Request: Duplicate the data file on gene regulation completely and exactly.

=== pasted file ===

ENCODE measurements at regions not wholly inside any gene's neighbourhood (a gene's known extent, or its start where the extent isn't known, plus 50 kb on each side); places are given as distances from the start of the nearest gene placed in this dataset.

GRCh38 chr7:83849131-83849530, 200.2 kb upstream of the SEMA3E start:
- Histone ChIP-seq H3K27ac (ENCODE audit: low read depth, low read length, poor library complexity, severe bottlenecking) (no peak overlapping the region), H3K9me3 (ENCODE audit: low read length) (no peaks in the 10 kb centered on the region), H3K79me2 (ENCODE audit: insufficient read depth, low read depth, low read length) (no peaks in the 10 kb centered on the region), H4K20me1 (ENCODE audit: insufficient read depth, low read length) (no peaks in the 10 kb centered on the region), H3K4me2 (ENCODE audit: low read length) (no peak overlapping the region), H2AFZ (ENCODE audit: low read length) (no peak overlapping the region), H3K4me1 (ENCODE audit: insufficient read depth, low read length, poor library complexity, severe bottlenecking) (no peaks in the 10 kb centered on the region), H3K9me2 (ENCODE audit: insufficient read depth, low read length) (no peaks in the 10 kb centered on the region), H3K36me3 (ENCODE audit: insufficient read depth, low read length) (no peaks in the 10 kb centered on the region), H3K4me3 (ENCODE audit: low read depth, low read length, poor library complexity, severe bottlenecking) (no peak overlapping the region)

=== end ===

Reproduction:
ENCODE measurements at regions not wholly inside any gene's neighbourhood (a gene's known extent, or its start where the extent isn't known, plus 50 kb on each side); places are given as distances from the start of the nearest gene placed in this dataset.

GRCh38 chr7:83849131-83849530, 200.2 kb upstream of the SEMA3E start:
- Histone ChIP-seq H3K27ac (ENCODE audit: low read depth, low read length, poor library complexity, severe bottlenecking) (no peak overlapping the region), H3K9me3 (ENCODE audit: low read length) (no peaks in the 10 kb centered on the region), H3K79me2 (ENCODE audit: insufficient read depth, low read depth, low read length) (no peaks in the 10 kb centered on the region), H4K20me1 (ENCODE audit: insufficient read depth, low read length) (no peaks in the 10 kb centered on the region), H3K4me2 (ENCODE audit: low read length) (no peak overlapping the region), H2AFZ (ENCODE audit: low read length) (no peak overlapping the region), H3K4me1 (ENCODE audit: insufficient read depth, low read length, poor library complexity, severe bottlenecking) (no peaks in the 10 kb centered on the region), H3K9me2 (ENCODE audit: insufficient read depth, low read length) (no peaks in the 10 kb centered on the region), H3K36me3 (ENCODE audit: insufficient read depth, low read length) (no peaks in the 10 kb centered on the region), H3K4me3 (ENCODE audit: low read depth, low read length, poor library complexity, severe bottlenecking) (no peak overlapping the region)